Australia is not immune to global economic problems, but it has fared a lot better than other countries since the 2008 global recession. Some sectors are booming whereas others are in decline, so what impact is tourism likely to have on the Australian economy moving into 2018?
A Growth Industry
Travel and tourism is an important part of the Australian economy. The sector contributes 3.1% the Australian GDP and employs around six million people. Experts believe that tourism has the potential to be a key area of growth moving forward into 2018 and beyond, despite political and economic instability worldwide. With the decline of other market sectors, in particular mining and construction, tourism could prevent the Australian economy from sliding into recession.
China is, by a long stretch, the biggest source of inbound tourists. This relationship was further strengthened in 2014 when China and Australia signed the historic Free Trade Agreement.
An Approved Destination for Chinese Visitors
Australia is now an Approved Destination for Chinese tourists and Chinese citizens are free to travel to Australia as part of a guided tour group. More than one million Chinese tourists visited Australia in 2016 and this figure is expected to grow exponentially.
In fact, figures published by the Australian Bureau of Statistics last year showed that Chinese visitors have doubled in the past five years, attracted by a low dollar and the warm relationship between the two countries.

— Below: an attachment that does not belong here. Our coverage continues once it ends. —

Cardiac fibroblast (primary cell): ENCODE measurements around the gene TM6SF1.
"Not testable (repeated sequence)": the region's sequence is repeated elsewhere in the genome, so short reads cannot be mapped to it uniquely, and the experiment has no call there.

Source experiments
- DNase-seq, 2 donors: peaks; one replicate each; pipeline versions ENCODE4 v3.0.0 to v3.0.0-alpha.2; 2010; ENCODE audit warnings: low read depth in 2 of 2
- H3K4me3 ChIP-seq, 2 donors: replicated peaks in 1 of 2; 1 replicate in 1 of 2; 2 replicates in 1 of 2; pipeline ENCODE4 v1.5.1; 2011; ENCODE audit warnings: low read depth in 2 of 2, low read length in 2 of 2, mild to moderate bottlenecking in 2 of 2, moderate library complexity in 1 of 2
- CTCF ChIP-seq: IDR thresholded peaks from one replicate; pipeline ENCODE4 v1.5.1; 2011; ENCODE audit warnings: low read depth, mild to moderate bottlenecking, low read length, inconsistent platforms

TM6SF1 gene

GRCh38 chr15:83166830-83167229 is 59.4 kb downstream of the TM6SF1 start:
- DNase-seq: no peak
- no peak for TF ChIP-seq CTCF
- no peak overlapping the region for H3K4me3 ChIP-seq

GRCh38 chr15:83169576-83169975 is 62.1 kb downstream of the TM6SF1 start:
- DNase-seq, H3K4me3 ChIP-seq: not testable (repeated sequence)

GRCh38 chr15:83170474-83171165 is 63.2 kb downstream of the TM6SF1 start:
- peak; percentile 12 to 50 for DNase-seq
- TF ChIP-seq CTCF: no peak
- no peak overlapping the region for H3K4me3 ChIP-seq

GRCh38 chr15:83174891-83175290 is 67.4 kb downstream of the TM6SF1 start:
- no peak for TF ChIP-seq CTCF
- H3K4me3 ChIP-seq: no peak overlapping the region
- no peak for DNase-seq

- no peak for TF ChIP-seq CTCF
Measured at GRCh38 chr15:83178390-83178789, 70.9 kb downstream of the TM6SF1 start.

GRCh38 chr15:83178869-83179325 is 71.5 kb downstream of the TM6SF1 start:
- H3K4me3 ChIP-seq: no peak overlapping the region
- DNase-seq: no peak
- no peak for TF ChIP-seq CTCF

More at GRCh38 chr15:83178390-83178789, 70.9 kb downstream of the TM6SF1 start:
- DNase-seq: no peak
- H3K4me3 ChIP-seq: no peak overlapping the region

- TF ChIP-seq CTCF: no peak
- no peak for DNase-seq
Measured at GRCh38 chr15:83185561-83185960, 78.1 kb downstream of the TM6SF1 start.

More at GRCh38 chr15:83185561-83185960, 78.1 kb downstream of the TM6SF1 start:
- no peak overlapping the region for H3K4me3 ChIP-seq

The rise in Chinese tourism has surpassed all targets set in the Tourism 2020 strategy published in 2010. Unless something drastic happens, there is every reason to assume that the numbers of Chinese visitors will continue to rise, trouncing the numbers of visitors from New Zealand, which has previously been the largest source of visitors to Australia.
Chinese tourism is likely to be worth at least $9 billion by 2020, but some experts believe it could even reach $13 billion.
Training in Cultural Differences
Every dollar spent by a Chinese tourist is good for the Australian economy and The Australian tourism sector has been quick to capitalise on the increase in Chinese visitors. Many operators are training their staff in the key cultural differences between the two countries in a bid to compete for the lucrative Chinese tourism sector. Many younger Chinese visitors are familiar with tech and are familiar with the best spread betting app, but they don’t have a clue about Australian cuisine, culture, or its deadly wildlife. If Australia tour operators can make their visitors feel welcome, they are almost certainly going to want to return with family and friends.
As political headwinds strengthen overseas and it becomes increasingly challenging for tourists to travel in some parts of the worlds, working hard to attract Chinese visitors will ensure the Australian travel and tourism sector remains robust.